Confederation Place Hotel

Creating a Diverse, Hospitable Workplace

It is refreshing to hear Gord Dalton talk about hospitality. Tourism and Hospitality are known for high standards and for being welcoming, but Gord elevates this to the next level. As manager of the Confederation Place Hotel, he is happy to host travellers from all over Canada and the world. He is proud of his hometown (Kingston, Ontario) and is happy to share it with others.

This spirit of hospitality influences Gord’s recruitment strategies. He believes that Confederation Place is a better hotel because of his policy to hire people with diverse backgrounds. Gord says, “Having staff from a variety of countries helps create an interesting group of people.” He gets excited about meeting guests and staff from other countries and learning about their ways of life—this enthusiasm rubs off on his staff. He creates a thriving, diverse work community by showing interest in employees’ lives outside their work roles and by creating opportunities for them to socialize and show support for one another. Gord believes that having a multicultural workforce encourages staff to be open-minded and allows them to be more comfortable with international guests.

Gord’s motivation for hiring people with diverse backgrounds has a practical aspect as well. He is aware of Canada’s demographics and knows that employers need to look outside the traditional labour pool for employees.

What program has helped Gord find diverse staff over the last three years? Ready-to-Work: Tourism Careers for Internationally Trained Individuals. This program is managed by the Ontario Tourism Education Corporation (OTEC), is funded by their national partner, Tourism HR Canada, and is supported by the Ministry of Citizenship and Immigration. In Kingston, OTEC has partnered with KEYS Community Employment Centre to deliver the program. KEYS is a community-based employment services agency that helps job seekers find work, employers find staff, and newcomers to Canada find help with English language training and settlement.

The Tourism Careers for Internationally Trained Individuals program is four weeks long, followed by a paid work placement in an entry-level job. During the four weeks of classroom training, participants can obtain five certificates: Tourism Essentials, Service Excellence, WHMIS (Workplace Hazardous Materials Information System), Smart Serve and NFSTP (National Food Safety Training Program). During their work placement, they also have the opportunity to work toward an emerit professional certification in one of 27 tourism occupations.

When Iris Kennedy, the Ready-to-Work coordinator at KEYS, approached Gord to ask him to participate in the program, he was happy to do so. His participation involved speed-dating type sessions, where employers spent five minutes with each Ready-to-Work participant to describe the property and jobs available. Gord left his business card with each participant; using this information, those that were interested in a work placement at Confederation Place Hotel could contact him at the end of the program.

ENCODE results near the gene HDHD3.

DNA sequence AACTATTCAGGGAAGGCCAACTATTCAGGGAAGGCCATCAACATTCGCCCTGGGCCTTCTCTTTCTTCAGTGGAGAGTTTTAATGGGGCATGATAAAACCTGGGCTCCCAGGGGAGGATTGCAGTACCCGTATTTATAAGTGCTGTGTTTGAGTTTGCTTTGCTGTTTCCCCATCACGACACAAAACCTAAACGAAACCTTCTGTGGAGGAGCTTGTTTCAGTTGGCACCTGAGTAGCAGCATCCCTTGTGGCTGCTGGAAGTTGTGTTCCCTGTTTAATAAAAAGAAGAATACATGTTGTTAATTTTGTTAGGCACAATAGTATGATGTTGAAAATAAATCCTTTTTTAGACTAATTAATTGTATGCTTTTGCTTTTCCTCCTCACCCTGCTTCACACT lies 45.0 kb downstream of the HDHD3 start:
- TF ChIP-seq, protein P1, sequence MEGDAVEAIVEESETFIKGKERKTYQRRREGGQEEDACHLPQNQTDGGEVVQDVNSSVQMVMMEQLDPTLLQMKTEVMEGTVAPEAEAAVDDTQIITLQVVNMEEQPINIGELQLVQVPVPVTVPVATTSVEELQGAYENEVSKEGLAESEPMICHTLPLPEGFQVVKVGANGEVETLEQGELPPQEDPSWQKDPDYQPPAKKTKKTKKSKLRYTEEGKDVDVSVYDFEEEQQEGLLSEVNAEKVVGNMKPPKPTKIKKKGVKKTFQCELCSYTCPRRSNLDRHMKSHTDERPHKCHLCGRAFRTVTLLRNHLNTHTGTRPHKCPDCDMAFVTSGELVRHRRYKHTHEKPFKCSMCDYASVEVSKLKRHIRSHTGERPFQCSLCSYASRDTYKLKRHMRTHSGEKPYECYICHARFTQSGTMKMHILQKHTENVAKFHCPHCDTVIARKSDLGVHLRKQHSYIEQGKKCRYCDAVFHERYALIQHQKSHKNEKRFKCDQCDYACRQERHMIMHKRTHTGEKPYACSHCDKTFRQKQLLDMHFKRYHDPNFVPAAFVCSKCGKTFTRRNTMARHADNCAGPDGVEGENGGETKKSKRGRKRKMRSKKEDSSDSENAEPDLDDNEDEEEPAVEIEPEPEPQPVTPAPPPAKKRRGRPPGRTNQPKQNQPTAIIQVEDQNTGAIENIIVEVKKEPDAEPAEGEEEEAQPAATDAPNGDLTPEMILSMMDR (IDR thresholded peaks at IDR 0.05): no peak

Gord also provided tours of his property as a class field trip, during which he took the opportunity to talk to the participants about the hospitality industry and the opportunities it offers.

In return, Gord has access to a diverse labour pool. He has hired two Ready-to-Work graduates—one as a front desk agent and one as a kitchen helper. Gord talks about how the participant’s presence in the kitchen added to the “artists’ community” that exists there and how she shared her knowledge of Asian cooking with the chef, who comes from the Middle East.

To integrate new hires into the organization, Gord believes in familiarizing staff with the diverse roles that allow a hotel to provide proper hospitality to its guests. New employees are rotated through different departments to help them expand their skill sets, and to help them appreciate how each department contributes to the hotel’s success. He starts employees who are not proficient in English in back-of-house jobs so that they build their language skills before having to interact with guests. Gord says that hospitality is all about communication with guests and other staff; therefore language skills are crucial.

Gord’s approach to staffing reflects his long-term vision of creating a workplace and community that welcome and provide support to new Canadians. He wants to see Kingston evolve into a more diverse, thriving economy that hosts tourists and welcomes new residents from a variety of backgrounds. He believes that his participation in Ready-to-Work: Tourism Careers for Internationally Trained Individuals helps him work toward his vision, as well as benefiting both his property and his community.